In many cases, however, an employer will look beyond the title of your degree. Large employers such as KPMG will routinely accept candidates with music or English degrees onto their accountancy training schemes, so don’t be too concerned about your subject of choice holding you back in your choice of career.

 

Key Skills Employers Look For

Again, an academic qualification is just one of many things that employers are looking for in graduate recruits. Indeed, an excellent academic record will not be able to compensate for a weak skill set, especially since that today’s graduates are expected to hit the ground running rather than needing several months or even years to develop the necessary skills.

The good news is that, since 2013, students and graduates have had access to Key Information Sets, a government-led initiative giving employers the chance to share what they are looking for from prospective new recruits. So, check out the latest Key Information Sets and use this information to put together a winning application.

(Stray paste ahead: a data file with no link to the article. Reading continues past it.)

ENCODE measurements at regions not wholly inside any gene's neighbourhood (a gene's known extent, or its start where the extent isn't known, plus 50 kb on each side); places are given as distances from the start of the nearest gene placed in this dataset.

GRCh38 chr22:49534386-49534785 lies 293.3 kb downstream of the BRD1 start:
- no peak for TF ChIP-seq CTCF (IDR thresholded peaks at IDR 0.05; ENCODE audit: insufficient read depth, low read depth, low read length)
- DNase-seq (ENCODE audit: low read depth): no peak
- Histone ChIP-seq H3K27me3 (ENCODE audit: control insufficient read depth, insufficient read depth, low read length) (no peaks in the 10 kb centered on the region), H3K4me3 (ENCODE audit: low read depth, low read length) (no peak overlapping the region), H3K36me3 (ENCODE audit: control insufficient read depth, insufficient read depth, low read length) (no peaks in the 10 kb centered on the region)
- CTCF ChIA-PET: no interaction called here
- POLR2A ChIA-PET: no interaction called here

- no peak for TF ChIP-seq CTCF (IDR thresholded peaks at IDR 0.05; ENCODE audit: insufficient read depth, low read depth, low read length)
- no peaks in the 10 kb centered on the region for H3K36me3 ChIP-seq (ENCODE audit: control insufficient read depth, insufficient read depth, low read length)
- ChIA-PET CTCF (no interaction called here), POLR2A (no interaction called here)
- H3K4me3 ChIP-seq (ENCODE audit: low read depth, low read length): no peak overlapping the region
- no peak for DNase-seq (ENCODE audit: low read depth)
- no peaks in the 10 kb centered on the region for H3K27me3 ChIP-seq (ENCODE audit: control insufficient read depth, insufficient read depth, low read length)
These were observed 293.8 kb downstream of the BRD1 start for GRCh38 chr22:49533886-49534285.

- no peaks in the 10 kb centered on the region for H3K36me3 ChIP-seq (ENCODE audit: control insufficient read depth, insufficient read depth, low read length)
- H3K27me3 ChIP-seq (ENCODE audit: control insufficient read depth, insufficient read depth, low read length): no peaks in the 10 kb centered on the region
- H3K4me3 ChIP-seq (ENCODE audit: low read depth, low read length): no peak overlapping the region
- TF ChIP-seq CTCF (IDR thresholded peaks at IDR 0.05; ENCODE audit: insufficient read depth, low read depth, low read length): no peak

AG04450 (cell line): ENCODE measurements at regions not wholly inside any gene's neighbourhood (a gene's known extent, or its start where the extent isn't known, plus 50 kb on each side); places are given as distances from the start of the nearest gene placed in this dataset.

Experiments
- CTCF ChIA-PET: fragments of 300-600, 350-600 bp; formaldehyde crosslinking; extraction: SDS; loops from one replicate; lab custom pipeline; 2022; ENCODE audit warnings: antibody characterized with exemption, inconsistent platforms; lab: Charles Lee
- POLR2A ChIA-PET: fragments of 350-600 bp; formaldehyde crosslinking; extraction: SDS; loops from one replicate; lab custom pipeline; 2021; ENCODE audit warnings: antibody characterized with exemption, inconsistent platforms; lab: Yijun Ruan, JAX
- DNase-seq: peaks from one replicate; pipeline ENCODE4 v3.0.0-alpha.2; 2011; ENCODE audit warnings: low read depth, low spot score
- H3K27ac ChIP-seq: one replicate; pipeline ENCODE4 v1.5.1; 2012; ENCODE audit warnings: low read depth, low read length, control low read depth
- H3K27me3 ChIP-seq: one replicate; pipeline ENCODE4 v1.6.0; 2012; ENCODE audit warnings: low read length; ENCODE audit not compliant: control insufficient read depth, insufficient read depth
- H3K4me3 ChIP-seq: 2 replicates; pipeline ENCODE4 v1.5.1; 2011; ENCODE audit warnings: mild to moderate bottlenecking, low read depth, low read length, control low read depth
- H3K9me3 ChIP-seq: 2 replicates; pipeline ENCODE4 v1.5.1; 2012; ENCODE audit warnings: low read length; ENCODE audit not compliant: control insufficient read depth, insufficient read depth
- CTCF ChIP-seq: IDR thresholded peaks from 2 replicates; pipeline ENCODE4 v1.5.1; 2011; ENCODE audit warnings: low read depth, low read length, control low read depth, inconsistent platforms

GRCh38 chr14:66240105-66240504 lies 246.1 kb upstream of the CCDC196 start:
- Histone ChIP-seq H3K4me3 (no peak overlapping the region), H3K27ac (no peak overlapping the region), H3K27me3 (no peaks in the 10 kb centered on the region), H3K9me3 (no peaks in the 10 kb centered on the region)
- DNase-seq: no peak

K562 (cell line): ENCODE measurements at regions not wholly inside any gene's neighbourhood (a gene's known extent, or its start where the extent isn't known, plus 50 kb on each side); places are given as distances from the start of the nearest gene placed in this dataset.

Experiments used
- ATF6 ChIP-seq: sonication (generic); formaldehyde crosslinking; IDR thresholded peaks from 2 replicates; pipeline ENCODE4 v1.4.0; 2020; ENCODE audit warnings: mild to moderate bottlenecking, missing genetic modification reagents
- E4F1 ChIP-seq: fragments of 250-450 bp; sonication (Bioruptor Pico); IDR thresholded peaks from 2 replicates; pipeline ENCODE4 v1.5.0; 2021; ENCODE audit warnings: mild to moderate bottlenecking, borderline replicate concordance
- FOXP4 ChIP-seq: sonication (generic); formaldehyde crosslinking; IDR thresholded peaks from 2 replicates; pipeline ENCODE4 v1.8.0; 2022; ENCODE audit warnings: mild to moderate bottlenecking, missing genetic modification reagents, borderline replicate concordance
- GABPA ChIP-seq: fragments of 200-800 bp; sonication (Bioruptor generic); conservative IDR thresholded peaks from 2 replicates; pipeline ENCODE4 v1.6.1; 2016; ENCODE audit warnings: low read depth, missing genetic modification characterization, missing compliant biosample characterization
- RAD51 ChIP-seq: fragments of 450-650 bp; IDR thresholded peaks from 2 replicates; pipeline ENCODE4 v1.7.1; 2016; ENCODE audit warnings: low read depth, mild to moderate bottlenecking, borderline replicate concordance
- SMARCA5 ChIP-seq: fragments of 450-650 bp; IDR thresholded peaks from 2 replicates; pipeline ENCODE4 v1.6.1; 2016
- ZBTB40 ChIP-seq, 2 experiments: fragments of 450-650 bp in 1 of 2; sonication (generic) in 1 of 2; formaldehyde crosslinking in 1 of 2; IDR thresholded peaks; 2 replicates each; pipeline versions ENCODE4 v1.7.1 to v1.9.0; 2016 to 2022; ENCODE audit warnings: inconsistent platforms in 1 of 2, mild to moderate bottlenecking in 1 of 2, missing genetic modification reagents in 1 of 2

As a rule, the following are the key skills an employer will look for in a graduate. The trick is to highlight how your education and work experience have helped you develop these core skills:

  • Literacy and numeracy
  • Good communication skills
  • Time management and organisation
  • Negotiation and teamwork
  • Problem solving and initiative

Again, these are just some of the core skills an employer will look for in a graduate. Alongside these, they may also look for more specific skills, especially if you are applying for a specialist job. Again, whether it’s graphic design skills or language skills, the important thing is for you to clearly demonstrate how you can offer these.